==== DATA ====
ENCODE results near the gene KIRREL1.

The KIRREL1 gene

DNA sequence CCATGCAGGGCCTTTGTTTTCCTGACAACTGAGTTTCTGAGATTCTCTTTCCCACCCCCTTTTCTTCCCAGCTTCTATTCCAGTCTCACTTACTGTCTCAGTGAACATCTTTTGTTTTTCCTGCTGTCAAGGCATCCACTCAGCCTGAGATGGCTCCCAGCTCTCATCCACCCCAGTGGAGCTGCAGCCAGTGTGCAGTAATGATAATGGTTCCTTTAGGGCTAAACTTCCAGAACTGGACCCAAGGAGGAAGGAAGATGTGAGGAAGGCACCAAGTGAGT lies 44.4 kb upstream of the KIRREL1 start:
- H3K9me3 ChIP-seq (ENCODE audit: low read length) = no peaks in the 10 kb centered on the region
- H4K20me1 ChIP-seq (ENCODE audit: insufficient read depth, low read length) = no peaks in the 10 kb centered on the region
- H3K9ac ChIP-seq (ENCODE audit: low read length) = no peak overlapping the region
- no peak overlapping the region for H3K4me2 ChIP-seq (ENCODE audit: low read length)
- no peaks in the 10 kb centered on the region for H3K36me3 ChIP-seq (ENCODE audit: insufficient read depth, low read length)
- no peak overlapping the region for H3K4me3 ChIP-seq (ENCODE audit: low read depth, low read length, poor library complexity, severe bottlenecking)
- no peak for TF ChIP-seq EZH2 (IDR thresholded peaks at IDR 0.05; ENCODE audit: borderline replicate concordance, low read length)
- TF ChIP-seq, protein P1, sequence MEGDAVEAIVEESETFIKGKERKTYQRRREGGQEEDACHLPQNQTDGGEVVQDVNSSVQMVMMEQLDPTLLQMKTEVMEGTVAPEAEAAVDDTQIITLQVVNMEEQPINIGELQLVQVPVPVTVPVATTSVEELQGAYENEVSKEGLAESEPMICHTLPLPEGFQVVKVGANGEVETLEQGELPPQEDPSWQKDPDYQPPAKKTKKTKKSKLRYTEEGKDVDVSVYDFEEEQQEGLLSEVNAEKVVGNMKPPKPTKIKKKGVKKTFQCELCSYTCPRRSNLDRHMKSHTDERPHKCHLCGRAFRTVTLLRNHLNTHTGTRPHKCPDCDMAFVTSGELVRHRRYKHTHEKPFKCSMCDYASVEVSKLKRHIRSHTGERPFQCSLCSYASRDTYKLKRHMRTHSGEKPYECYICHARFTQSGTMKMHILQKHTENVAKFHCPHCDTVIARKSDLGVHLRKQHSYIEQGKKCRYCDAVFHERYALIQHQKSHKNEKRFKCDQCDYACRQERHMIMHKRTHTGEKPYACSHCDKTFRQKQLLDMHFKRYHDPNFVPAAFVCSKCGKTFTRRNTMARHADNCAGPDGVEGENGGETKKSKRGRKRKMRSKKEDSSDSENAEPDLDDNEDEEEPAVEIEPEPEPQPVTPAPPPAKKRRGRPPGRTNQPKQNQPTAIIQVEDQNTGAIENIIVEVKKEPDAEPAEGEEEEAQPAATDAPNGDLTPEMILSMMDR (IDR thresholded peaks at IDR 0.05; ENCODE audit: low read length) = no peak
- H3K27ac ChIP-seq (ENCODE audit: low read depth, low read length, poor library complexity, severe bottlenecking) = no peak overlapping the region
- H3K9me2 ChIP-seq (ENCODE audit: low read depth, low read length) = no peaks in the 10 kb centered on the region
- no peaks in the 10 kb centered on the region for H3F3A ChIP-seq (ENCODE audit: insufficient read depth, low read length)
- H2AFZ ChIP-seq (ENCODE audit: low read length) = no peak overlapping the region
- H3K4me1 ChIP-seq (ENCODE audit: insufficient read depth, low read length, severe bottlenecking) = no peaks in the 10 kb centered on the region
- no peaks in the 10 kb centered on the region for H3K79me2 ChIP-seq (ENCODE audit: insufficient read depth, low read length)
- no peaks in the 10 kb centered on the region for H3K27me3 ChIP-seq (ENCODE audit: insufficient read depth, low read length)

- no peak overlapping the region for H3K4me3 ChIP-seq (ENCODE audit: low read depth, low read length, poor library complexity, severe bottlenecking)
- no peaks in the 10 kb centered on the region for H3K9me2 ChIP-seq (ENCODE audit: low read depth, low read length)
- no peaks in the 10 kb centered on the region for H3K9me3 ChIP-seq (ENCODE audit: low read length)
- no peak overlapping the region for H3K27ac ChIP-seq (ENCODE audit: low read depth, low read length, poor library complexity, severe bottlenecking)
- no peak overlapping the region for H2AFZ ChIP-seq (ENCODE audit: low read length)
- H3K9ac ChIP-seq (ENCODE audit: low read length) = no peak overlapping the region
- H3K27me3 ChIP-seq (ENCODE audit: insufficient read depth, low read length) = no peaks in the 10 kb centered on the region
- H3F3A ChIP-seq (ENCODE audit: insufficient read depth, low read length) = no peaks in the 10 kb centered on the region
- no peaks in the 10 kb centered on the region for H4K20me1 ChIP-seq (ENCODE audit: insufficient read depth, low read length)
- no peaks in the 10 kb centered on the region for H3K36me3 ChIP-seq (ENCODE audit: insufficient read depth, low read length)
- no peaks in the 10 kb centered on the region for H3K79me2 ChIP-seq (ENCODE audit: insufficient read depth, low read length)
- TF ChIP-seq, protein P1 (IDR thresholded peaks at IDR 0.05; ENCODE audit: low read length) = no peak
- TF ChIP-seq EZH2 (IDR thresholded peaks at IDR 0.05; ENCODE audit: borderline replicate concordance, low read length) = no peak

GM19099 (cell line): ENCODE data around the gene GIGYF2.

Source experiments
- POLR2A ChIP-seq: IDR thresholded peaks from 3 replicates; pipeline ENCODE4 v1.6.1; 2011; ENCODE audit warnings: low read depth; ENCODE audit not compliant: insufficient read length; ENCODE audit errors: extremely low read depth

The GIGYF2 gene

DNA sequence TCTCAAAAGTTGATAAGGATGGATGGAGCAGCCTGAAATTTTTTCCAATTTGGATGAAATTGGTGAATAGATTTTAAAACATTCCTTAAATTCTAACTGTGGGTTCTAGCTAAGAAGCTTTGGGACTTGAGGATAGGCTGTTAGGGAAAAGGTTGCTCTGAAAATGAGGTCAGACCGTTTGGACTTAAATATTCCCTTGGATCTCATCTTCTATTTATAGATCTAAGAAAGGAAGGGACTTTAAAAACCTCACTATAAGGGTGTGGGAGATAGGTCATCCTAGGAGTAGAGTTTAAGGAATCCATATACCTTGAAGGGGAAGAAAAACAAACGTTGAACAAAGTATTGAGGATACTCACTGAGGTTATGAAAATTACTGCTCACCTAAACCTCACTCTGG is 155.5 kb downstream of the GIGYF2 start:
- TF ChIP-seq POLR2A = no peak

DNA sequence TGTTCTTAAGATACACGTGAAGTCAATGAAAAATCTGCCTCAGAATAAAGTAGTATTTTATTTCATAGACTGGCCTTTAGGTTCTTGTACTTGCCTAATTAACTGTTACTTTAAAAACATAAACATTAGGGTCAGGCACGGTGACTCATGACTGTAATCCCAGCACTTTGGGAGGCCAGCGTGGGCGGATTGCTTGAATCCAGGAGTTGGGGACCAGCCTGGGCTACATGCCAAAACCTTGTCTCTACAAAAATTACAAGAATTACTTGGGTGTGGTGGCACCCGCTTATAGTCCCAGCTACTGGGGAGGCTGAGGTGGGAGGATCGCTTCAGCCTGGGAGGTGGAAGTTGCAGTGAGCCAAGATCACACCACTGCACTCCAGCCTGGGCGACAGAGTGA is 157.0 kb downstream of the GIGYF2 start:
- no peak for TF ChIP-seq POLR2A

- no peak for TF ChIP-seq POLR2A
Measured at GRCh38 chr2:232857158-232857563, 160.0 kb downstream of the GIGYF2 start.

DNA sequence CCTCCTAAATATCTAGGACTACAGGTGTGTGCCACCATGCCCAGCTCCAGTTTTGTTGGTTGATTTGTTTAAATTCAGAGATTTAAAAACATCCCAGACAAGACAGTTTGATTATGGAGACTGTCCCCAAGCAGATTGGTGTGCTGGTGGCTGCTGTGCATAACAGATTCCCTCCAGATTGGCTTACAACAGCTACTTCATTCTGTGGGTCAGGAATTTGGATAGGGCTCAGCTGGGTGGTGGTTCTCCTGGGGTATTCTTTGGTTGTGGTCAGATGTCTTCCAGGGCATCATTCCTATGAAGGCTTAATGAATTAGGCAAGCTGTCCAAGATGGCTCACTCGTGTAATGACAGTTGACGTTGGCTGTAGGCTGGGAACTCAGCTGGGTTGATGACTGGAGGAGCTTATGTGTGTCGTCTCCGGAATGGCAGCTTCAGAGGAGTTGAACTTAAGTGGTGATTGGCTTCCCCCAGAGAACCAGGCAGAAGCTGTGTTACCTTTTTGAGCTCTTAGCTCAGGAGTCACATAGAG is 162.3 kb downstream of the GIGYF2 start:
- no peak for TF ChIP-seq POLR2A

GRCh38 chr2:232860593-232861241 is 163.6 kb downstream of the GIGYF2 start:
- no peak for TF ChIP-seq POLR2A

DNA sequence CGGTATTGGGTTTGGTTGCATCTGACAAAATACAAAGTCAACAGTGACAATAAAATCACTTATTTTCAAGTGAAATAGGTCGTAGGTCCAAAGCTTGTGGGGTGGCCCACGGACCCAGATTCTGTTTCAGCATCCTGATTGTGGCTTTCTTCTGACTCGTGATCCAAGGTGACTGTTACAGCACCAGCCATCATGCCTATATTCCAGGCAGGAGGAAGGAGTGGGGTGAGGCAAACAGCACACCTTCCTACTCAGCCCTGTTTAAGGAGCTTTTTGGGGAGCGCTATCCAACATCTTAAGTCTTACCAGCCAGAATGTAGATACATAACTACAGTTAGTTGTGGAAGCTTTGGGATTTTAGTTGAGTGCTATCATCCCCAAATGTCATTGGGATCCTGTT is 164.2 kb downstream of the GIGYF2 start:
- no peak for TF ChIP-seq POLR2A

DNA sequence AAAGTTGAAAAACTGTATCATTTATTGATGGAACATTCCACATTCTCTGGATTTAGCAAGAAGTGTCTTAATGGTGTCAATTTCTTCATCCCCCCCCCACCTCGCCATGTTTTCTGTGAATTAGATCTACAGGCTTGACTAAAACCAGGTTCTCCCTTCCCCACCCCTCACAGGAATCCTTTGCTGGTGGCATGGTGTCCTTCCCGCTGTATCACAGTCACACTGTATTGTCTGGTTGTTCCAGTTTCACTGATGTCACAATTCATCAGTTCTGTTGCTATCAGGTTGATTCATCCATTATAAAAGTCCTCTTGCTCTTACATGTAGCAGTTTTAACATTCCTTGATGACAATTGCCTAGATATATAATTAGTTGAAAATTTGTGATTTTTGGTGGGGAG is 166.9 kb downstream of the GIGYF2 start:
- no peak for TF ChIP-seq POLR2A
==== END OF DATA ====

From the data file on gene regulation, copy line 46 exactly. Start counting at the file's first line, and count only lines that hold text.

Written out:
DNA sequence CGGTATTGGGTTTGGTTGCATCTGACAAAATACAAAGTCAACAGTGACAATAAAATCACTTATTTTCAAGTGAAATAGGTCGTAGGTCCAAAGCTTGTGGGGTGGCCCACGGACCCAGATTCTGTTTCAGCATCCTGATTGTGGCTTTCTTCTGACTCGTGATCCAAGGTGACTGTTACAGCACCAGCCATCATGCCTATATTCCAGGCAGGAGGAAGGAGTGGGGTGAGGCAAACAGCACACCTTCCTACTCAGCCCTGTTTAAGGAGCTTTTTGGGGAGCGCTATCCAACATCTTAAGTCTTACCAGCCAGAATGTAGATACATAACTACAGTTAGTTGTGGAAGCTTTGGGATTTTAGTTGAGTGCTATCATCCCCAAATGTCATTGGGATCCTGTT is 164.2 kb downstream of the GIGYF2 start: